What do you think about it, Uncle Dick?"

"Well," I answered, "now I come to consider, I can't remember ever
having heard of an Indian's aunt."

"Poor things!" said Dorothy, giving the fluffy kitten a kiss between
the ears.

"Yes, it's hard on them, perhaps, and yet," I added thoughtfully,
"an aunt is sometimes rather a mixed blessing. Still, whether an
Indian possesses an aunt or not, the fact remains that water has an
unpleasant habit of wetting one, and on the whole, I think I'll go
and see what Spotted Snake is up to."

"Then I think I'll come with you a little way," said Dorothy, as I
rose. "You see, I have to get Louise her afternoon's milk."

"And how is Louise?" I inquired, pulling the fluffy kitten's nearest

"Very well, thank you," answered Dorothy demurely; "but oh dear me!
kittens 'are such a constant source of worry and anxiety!' Auntie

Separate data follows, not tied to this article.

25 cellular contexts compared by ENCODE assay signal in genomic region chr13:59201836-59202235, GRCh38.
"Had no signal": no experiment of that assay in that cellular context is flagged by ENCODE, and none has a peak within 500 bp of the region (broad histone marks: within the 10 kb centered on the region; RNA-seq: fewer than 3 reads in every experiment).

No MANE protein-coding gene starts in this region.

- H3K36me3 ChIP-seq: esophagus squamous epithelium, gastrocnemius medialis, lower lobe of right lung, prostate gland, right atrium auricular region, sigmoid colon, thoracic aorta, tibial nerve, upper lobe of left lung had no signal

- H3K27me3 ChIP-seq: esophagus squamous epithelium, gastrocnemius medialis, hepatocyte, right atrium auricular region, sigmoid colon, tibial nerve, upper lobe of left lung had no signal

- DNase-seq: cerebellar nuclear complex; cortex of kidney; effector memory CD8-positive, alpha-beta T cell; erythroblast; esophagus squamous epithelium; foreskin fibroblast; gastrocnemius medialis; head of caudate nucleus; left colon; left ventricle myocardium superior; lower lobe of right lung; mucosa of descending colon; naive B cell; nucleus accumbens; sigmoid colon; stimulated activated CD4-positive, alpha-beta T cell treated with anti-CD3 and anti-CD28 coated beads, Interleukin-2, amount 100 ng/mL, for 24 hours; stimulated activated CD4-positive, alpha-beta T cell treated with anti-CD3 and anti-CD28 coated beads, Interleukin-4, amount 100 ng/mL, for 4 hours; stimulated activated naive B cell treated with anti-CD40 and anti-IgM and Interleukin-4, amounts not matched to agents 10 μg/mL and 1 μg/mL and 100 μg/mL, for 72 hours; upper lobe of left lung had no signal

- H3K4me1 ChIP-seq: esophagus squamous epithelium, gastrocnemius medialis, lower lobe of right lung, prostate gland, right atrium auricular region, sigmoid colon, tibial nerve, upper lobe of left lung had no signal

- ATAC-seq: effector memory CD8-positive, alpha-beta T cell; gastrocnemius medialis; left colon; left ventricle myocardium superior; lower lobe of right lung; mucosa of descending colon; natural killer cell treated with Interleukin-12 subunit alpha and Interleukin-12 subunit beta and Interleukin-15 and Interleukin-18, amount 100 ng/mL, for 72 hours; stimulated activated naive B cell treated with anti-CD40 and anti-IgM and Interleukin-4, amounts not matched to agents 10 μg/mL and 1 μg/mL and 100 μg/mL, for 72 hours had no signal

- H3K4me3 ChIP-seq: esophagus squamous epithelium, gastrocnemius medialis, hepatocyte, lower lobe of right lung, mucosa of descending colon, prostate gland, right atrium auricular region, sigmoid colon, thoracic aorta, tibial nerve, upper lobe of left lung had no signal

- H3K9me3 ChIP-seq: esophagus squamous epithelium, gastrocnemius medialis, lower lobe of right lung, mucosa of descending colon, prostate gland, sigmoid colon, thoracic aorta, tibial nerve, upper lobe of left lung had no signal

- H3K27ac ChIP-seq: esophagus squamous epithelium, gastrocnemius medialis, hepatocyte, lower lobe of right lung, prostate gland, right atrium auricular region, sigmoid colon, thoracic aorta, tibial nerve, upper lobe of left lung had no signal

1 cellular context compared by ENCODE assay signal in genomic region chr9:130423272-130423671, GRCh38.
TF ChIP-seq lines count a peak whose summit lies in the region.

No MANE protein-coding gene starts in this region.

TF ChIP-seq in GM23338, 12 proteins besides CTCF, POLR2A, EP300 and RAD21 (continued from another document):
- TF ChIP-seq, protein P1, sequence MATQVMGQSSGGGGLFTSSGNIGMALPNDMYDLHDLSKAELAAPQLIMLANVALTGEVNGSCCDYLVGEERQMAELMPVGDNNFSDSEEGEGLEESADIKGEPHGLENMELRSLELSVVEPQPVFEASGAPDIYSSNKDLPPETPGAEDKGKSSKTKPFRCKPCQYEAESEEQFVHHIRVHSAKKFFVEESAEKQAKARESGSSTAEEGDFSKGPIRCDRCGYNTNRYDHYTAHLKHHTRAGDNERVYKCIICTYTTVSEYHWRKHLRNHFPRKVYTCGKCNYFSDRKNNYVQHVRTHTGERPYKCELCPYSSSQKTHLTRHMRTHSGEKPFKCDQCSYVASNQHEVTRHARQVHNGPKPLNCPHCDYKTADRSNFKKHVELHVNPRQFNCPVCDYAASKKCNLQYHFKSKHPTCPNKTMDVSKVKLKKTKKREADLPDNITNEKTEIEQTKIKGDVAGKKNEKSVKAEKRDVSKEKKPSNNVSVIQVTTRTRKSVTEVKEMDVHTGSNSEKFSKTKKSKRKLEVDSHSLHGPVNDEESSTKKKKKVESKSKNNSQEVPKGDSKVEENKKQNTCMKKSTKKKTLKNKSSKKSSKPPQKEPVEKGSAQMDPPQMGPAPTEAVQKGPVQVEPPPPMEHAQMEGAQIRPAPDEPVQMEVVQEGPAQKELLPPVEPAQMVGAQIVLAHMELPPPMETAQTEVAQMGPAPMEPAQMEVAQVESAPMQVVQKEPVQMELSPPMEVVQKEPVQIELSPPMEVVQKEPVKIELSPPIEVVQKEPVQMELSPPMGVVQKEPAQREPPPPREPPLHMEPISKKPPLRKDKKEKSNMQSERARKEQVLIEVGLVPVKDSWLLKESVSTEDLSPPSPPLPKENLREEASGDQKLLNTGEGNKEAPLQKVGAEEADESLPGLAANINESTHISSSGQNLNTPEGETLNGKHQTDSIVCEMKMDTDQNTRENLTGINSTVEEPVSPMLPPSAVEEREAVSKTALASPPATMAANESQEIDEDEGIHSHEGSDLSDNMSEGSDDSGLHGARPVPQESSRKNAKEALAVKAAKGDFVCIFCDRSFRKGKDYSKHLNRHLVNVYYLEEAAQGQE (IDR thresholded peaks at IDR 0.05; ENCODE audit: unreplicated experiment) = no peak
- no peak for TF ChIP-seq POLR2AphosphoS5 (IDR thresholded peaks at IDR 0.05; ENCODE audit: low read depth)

Lisbeth sometimes says that about Reginald and me. I wonder what
she would say if we were kittens!"

"Bye the bye, where is your Auntie Lisbeth?" I asked in a strictly
conversational tone.

"Well, she's lying in the old boat."

"In the old boat!" I repeated.

"Yes," nodded Dorothy; "when it's nice and warm and sleepy, like
to-day, she takes a book, and a pillow, and a sunshade, and she goes
and lies in the old boat under the Water-stairs. There, just look
at this naughty Louise!" she broke off, as the kitten scrambled up
to her shoulder and stood there, balancing itself very dextrously
with curious angular movements of its tail; "that's because she
thinks I've forgotten her milk, you know; she's dreadfully impatient,
but I suppose I must humour her this once. Good-afternoon!" And,
having given me her hand in her demure, old-fashioned way, Dorothy
hurried off, the kitten still perched upon her shoulder, its tail
jerking spasmodically with her every step.

In a little while I came in view of the Water~stairs, yet although
I paused more than once to look about me, I saw no sign of the Imp.